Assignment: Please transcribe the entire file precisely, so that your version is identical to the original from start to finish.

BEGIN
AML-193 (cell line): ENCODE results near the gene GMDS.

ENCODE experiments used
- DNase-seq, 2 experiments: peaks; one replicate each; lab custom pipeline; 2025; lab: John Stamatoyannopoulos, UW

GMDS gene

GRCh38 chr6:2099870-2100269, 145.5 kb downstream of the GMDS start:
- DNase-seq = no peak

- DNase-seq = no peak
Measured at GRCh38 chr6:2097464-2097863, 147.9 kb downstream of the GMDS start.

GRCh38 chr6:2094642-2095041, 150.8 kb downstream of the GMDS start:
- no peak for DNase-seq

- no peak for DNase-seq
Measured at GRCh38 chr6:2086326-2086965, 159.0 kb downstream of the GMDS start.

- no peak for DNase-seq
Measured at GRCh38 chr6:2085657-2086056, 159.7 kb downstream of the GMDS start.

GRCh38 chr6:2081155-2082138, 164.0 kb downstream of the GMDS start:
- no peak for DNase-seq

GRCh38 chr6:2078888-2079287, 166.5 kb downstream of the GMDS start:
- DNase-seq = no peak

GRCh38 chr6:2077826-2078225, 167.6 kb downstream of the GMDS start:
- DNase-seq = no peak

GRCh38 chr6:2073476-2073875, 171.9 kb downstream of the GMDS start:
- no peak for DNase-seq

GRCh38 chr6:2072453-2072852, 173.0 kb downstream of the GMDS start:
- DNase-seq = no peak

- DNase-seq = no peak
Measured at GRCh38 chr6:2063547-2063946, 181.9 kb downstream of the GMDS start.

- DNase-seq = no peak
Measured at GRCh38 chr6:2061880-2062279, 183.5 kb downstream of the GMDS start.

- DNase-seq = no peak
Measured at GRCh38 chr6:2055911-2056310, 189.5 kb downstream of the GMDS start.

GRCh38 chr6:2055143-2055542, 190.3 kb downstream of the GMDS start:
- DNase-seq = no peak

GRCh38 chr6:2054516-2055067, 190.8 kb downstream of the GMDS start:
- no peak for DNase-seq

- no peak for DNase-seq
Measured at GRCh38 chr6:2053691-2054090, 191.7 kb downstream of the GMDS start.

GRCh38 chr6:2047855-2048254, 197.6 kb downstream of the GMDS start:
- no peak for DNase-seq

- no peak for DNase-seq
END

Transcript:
AML-193 (cell line): ENCODE results near the gene GMDS.

ENCODE experiments used
- DNase-seq, 2 experiments: peaks; one replicate each; lab custom pipeline; 2025; lab: John Stamatoyannopoulos, UW

GMDS gene

GRCh38 chr6:2099870-2100269, 145.5 kb downstream of the GMDS start:
- DNase-seq = no peak

- DNase-seq = no peak
Measured at GRCh38 chr6:2097464-2097863, 147.9 kb downstream of the GMDS start.

GRCh38 chr6:2094642-2095041, 150.8 kb downstream of the GMDS start:
- no peak for DNase-seq

- no peak for DNase-seq
Measured at GRCh38 chr6:2086326-2086965, 159.0 kb downstream of the GMDS start.

- no peak for DNase-seq
Measured at GRCh38 chr6:2085657-2086056, 159.7 kb downstream of the GMDS start.

GRCh38 chr6:2081155-2082138, 164.0 kb downstream of the GMDS start:
- no peak for DNase-seq

GRCh38 chr6:2078888-2079287, 166.5 kb downstream of the GMDS start:
- DNase-seq = no peak

GRCh38 chr6:2077826-2078225, 167.6 kb downstream of the GMDS start:
- DNase-seq = no peak

GRCh38 chr6:2073476-2073875, 171.9 kb downstream of the GMDS start:
- no peak for DNase-seq

GRCh38 chr6:2072453-2072852, 173.0 kb downstream of the GMDS start:
- DNase-seq = no peak

- DNase-seq = no peak
Measured at GRCh38 chr6:2063547-2063946, 181.9 kb downstream of the GMDS start.

- DNase-seq = no peak
Measured at GRCh38 chr6:2061880-2062279, 183.5 kb downstream of the GMDS start.

- DNase-seq = no peak
Measured at GRCh38 chr6:2055911-2056310, 189.5 kb downstream of the GMDS start.

GRCh38 chr6:2055143-2055542, 190.3 kb downstream of the GMDS start:
- DNase-seq = no peak

GRCh38 chr6:2054516-2055067, 190.8 kb downstream of the GMDS start:
- no peak for DNase-seq

- no peak for DNase-seq
Measured at GRCh38 chr6:2053691-2054090, 191.7 kb downstream of the GMDS start.

GRCh38 chr6:2047855-2048254, 197.6 kb downstream of the GMDS start:
- no peak for DNase-seq

- no peak for DNase-seq